I was one of the Nordic artists (even if as a theorist) commissioned for the 2017 Works for Radio for the radio station The Lake. Based in Copenhagen, and transmitting via the Internet, the station asked the four commissioned artists to produce a piece between one and eight minutes in length and to relay the invite to four other Nordic artists.
The works are launched on Saturday 14th of January in Copenhagen and can be then listened as part of the programme flow at http://www.thelakeradio.com/.
The original call for artists described the idea behind the commission:
“Radio art as a genre has a long tradition in the European public service institutions. Especially in the 1960s, the different national broadcasters commissioned new works from artists, writers, and composers made specifically for radio. This practice has declined over the years, and in Denmark it is almost lost. As a radio station The Lake wants to revive this tradition! Furthermore we want to bring more sounds into the aether, that are not necessarily music. How can art for radio sound? Through the project Works for Radio, The Lake is commissioning eight new sound pieces from Nordic artists.”
A short context for my piece is described below.
The piece is a speculative theory performance for radio. Jussi Parikka’s text and reading together with artist, researcher Dr Jane Birkin (Southampton) starts with a reference to the German media theorist Walter Benjamin’s (1892-1940) radio play Lichtenberg (1933). On Lunacy is less a commentary on Benjamin’s play than an attempt to bring some of the themes into a discussion with contemporary issues of politics, technology and ecology. It starts with the roar of approval at the Tory conference in October 2016, after the prime minister Theresa May dismisses the work of human rights lawyers and activists. This roar is chilling and it resonates across many countries as a wave of populist, destructive contempt that takes different, varying forms in Europe, the USA, Russia, Turkey, etc.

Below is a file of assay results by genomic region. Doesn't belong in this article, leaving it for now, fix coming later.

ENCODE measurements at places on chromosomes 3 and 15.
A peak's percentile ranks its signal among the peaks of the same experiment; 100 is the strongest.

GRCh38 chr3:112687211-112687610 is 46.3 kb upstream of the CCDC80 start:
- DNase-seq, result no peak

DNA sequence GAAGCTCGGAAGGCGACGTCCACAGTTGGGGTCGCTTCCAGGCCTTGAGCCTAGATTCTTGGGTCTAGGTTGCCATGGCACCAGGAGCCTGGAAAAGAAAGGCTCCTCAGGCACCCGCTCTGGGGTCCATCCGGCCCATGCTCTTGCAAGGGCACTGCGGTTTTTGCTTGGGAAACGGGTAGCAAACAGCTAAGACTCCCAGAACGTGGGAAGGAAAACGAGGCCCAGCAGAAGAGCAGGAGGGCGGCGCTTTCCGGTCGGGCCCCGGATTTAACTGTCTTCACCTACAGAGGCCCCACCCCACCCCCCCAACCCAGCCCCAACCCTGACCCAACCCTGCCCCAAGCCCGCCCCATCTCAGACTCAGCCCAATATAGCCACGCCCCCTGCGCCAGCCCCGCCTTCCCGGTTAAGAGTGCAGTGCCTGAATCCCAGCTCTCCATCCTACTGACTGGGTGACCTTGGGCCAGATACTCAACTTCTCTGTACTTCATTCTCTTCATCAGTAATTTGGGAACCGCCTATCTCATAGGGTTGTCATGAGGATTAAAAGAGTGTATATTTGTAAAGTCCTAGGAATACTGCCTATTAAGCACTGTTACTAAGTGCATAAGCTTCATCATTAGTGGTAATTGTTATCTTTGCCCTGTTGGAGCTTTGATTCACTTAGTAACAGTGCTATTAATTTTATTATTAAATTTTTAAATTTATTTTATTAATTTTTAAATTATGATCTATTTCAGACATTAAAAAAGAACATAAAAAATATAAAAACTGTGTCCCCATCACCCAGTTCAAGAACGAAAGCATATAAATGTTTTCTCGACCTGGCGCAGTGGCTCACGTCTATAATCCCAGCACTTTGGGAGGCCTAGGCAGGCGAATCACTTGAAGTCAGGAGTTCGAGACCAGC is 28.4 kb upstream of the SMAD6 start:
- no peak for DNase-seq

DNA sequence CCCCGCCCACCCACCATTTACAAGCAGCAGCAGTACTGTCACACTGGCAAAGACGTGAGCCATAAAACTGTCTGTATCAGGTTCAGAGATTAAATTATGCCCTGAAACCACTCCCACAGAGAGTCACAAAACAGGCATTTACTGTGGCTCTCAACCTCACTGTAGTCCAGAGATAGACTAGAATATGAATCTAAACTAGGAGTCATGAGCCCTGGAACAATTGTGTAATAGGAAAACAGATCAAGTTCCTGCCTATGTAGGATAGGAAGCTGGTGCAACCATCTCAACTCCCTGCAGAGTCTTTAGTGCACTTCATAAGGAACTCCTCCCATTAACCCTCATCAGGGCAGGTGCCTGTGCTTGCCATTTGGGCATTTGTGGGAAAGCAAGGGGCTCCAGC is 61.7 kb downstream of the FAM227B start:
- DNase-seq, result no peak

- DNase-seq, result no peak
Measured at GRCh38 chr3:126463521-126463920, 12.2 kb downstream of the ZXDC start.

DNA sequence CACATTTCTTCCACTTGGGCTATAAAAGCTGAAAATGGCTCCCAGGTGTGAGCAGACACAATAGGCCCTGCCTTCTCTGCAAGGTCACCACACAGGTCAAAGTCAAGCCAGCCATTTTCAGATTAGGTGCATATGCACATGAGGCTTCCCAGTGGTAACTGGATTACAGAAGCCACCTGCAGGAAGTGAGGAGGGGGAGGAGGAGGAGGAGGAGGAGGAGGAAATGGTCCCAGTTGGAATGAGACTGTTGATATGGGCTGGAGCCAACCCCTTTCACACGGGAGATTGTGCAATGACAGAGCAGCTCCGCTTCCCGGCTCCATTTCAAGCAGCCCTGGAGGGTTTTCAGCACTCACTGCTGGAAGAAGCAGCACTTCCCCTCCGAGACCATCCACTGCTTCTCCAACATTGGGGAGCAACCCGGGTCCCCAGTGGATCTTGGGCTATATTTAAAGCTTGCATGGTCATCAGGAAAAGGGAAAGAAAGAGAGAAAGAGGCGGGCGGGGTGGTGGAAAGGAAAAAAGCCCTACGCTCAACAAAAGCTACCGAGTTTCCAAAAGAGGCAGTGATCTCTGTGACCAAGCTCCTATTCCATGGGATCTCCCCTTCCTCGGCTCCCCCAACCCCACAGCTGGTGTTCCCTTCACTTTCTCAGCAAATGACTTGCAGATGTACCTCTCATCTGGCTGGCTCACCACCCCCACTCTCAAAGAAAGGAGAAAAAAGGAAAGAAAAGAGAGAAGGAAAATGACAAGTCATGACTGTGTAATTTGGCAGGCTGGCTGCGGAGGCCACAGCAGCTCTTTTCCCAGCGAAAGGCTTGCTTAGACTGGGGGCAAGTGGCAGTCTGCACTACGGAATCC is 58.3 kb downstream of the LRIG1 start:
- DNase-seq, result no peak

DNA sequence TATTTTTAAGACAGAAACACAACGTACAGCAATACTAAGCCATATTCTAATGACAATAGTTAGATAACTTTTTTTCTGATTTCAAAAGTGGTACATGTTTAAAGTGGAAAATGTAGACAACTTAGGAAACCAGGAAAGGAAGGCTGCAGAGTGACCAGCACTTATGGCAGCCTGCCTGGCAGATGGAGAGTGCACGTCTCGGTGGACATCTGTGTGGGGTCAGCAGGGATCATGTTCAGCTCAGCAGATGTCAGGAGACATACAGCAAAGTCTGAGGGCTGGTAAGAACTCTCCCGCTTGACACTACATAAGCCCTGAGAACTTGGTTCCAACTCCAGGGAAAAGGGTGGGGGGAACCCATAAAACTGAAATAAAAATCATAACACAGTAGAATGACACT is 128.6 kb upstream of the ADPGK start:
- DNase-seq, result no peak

On Lunacy discusses the media technological conditions of politics of voice and lack of voice, of what is heard and what is too painful to listen to. It enters into a discussion with a range of current debates about media technological transmission and interception, as well as nods to many relevant contexts in the history of radio too – from Orson Welles’ War of the Worlds (1938) to the satellite broadcasts since the 1960s. I also had in mind the various sonic and artistic voices of past decades; from Gil Scott-Heron’s Whitey on the Moon (1970) to the various sounds of Afrofuturism since the 1970s to name some even if they do not feature as explicit references in this work.
Radio is approached not merely as a medium of entertainment but one of military communication as well as the tactics of misinformation, confusion and mind control. Radio persists and is constantly reinvented, and the signal worlds persist in and out of the planet. The narrative trope of the moon and the interplanetary play a key role in this theoretical voice piece, but also offers a way to resurface back to the contemporary politics that features the return of the mainstream acceptance xenophobia, racism and politics of violence against particular ethnicities as well as the ecocide that haunts the contemporary moment.